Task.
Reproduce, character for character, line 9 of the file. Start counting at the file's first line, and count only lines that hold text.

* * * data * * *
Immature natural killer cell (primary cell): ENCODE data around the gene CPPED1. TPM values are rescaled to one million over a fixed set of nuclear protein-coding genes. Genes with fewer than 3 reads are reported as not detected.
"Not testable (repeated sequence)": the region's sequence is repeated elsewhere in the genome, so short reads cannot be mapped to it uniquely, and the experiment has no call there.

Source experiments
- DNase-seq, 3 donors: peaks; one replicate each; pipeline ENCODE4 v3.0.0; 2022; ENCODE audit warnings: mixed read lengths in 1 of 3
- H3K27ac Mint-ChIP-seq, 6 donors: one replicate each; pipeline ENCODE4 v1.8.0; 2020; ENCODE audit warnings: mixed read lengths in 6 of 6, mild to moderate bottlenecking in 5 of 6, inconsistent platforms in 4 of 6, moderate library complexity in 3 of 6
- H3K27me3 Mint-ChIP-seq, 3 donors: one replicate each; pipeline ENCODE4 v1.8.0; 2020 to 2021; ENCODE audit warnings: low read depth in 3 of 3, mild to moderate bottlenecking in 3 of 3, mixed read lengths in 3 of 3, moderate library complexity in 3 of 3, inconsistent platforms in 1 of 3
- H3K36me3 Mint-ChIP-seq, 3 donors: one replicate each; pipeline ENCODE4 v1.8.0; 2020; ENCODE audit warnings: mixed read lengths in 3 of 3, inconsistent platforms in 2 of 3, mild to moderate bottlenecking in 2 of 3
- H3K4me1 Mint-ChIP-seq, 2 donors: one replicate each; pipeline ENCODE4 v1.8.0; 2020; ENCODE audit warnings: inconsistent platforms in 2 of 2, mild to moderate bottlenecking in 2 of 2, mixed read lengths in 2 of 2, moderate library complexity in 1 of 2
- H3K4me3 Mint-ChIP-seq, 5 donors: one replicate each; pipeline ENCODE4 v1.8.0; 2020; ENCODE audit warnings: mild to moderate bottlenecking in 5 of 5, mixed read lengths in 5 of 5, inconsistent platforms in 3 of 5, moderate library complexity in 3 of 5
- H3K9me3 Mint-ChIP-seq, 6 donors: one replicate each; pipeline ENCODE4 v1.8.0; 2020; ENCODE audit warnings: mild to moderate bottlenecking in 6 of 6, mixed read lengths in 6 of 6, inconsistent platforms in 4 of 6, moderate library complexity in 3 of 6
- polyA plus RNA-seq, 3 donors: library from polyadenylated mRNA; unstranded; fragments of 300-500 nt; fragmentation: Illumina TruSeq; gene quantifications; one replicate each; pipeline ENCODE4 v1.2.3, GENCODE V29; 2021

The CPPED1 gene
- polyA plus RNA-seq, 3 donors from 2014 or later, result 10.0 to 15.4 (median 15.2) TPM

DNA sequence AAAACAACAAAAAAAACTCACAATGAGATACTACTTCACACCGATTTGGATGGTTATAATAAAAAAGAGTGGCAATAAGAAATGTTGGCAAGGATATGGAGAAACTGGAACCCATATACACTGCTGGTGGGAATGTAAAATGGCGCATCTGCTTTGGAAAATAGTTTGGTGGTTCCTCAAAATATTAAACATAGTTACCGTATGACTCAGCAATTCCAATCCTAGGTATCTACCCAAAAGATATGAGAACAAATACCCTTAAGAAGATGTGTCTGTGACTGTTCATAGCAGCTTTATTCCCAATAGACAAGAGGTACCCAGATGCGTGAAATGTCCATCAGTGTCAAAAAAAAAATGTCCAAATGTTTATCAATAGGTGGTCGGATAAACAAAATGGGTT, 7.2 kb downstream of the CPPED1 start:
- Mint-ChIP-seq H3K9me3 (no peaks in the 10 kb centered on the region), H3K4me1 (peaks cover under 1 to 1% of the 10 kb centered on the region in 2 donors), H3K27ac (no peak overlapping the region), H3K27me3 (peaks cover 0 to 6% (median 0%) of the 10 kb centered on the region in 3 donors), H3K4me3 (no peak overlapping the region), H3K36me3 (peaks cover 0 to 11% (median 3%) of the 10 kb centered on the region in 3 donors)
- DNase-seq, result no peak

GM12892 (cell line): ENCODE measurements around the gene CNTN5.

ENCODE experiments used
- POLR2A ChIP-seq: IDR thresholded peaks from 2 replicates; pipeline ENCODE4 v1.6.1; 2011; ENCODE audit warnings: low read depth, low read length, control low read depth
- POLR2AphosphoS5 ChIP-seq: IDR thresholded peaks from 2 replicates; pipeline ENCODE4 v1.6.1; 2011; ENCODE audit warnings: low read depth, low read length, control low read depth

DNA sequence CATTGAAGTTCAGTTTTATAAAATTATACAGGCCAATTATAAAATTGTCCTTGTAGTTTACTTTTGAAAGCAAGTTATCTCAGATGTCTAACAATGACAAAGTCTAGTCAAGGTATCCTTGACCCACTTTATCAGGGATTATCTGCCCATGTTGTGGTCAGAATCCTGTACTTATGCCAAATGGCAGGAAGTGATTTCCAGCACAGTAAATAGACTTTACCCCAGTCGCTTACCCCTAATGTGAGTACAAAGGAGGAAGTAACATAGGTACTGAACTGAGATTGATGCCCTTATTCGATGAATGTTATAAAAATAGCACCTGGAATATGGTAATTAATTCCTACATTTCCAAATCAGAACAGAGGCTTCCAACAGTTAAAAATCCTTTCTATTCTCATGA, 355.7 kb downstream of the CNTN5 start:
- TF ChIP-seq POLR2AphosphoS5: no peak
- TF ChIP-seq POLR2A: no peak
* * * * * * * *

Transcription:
- H3K4me3 Mint-ChIP-seq, 5 donors: one replicate each; pipeline ENCODE4 v1.8.0; 2020; ENCODE audit warnings: mild to moderate bottlenecking in 5 of 5, mixed read lengths in 5 of 5, inconsistent platforms in 3 of 5, moderate library complexity in 3 of 5